Nerd Stuff
Archaeologists discovered a meteorite fragment in a nine thousand years old hut



Archaeologists from the Institute of Archaeology and Ethnology (IAE) PAS in Szczecin discovered a meteorite fragment inside the remains of a hut dating back more than 9,000 years in Bolków by the lake Świdwie in Western Pomerania.

It is a natural pyrite meteorite fragment with cylindrical shape and porous, corrugated side surface. It has a height of 8 cm, width of 5.3 cm at the base and 3.5 cm at the top.

"The meteorite was brought to the shelter as a special object, not of this world, which must have been obvious to the contemporary men, knowledgeable of stone raw materials. Read more.

Ancient Egyptian objects, Islamic coins recovered



Following comprehensive investigations carried out by the Tourism and Antiquities Police, members of a gang specialising in illegal excavation work and the looting of antiquities have been caught red-handed.

The gang leader was arrested in his home in Giza’s Abu Sir village, where a collection of 17 authentic Islamic coins, 12 Ancient Egyptian ushabti figurines and a replica statue were found hidden inside an oven.

According to the police report, this collection emerged from illegal excavations carried out by the gang members and a number of villagers in a remote archaeological area in Abu Sir. (source)


Milky Way Cove by Adam Woodworth on Flickr.


Scientific method.

4,000-Year-Old Burial with Chariots Discovered in South Caucasus



An ancient burial containing chariots, gold artifacts and possible human sacrifices has been discovered by archaeologists in the country of Georgia, in the south Caucasus.

The burial site, which would’ve been intended for a chief, dates back over 4,000 years to a time archaeologists call the Early Bronze Age, said Zurab Makharadze, head of the Centre of Archaeology at the Georgian National Museum.

Archaeologists discoveredthe timber burial chamber within a 39-foot-high (12 meters) mound called a kurgan. When the archaeologists reached the chamber they found an assortment of treasures, including two chariots, each with four wooden wheels. Read more.

Archaeologists investigate lost medieval chapel built to rest souls of kings in Edinburgh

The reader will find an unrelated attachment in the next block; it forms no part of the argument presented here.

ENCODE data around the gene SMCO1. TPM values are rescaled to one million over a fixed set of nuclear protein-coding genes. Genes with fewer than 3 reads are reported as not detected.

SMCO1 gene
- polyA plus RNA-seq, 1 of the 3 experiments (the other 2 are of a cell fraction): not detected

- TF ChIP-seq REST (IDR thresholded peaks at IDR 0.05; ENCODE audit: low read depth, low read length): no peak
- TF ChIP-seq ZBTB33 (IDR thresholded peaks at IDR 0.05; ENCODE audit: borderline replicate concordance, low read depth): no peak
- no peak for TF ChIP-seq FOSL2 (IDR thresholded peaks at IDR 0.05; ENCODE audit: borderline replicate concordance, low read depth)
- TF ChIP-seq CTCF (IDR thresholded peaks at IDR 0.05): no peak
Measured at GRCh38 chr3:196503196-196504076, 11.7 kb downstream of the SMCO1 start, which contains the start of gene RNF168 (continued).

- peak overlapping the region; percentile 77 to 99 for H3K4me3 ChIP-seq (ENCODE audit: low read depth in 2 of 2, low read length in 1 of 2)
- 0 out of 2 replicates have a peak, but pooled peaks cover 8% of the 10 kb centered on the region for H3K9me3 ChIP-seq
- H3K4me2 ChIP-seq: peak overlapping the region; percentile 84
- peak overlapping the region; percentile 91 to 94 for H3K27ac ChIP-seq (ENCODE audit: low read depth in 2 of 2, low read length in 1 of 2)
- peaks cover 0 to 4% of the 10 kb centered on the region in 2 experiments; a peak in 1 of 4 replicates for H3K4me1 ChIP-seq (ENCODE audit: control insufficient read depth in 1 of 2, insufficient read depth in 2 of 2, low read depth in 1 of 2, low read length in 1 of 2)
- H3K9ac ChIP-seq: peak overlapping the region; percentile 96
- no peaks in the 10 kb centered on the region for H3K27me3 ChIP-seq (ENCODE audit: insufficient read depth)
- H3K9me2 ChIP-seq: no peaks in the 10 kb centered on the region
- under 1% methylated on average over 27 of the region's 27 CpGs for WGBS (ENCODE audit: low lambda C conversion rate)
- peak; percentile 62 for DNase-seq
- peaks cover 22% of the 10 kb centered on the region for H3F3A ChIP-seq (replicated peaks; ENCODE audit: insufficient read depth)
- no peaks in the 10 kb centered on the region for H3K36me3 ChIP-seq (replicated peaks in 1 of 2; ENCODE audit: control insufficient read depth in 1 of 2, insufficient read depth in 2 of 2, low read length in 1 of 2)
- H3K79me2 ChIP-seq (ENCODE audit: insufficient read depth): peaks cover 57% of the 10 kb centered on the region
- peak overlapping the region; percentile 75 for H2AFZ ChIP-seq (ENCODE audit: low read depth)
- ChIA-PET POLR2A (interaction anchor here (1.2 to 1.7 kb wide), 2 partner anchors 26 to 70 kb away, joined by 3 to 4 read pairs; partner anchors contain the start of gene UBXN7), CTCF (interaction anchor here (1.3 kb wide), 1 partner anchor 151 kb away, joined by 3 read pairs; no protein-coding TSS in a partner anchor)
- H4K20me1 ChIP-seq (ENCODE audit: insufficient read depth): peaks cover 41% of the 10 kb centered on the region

Archaeologists in Edinburgh have found a fragment of floor tile from high status medieval Scots and a circular, stone-lined well while searching for the remains of a chapel built almost 500 years ago.

Extensive research suggests the chapel, built by Sir Simon Preston in 1518 and created to rest the “souls” of James III and IV, still lies beneath the “unassuming” buildings of Bridgend Farm.

A medieval church font was found by a former owner of the land, and an archaeological survey last year resulted in a Heritage Lottery Fund grant for a fuller investigation. Read more.

Ancient Mayan City, Protected Forest Named World Heritage Sites By UNESCO



The Ancient Maya City and Protected Tropical Forests of Calakmul in Mexico’s Campeche state have been named “mixed natural and cultural” World Heritage Sites by UNESCO, the National Anthropology and History Institute, or INAH, said.

The World Heritage Committee added the two Mexican sites to the World Heritage List at its meeting in Doha, Qatar, on Saturday.

This is the first mixed site in Mexico added by the United Nations Educational, Scientific and Cultural Organization, or UNESCO, to its list, the INAH said. Read more.

Mysterious Costa Rican Spheres Become an Official World Heritage Site



The Columbian settlements with Stone Spheres of Diquís (Costa Rica) today joined the list of sites declared as a World Heritage by the United Nations Educational, Scientific and Cultural Organization (Unesco).

The area is located south of the country, covering four areas of archaeological remains in the delta of the river Diquís. They are considered exceptional prevailing testimonies of complex social and economic civilizations from the period between 500 and 1500 AD.

The World Heritage site consists of mounds, paved areas, graves and in particular, a series of stone spheres from 0.7 to 2.57 meters in diameter whose creation, use and significance remain largely a mystery to this day. Read more.

19th Century ‘Elixir of Long Life’ Found



The elixir of long life is a bitter, alcohol-heavy concoction — if you trust a 150-year-old bottle unearthed at a hotel construction site in New York’s Lower East Side.

The site, once a German beer garden and music hall called the Atlantic Garden, contained hundreds of liquor bottles dating from as far as the 1850s.

Among them, there was a greenish glass vial that was believed to help people cheat death.

Intrigued, the team behind the find at Chrysalis Archaeology tracked down the historic recipe in Germany. They found it in a 19th-century medical guide.

The ingredients included aloe, gentian, rhubarb, Spanish saffron, Zedoary (white turmeric), and one part water to three parts alcohol. Read more.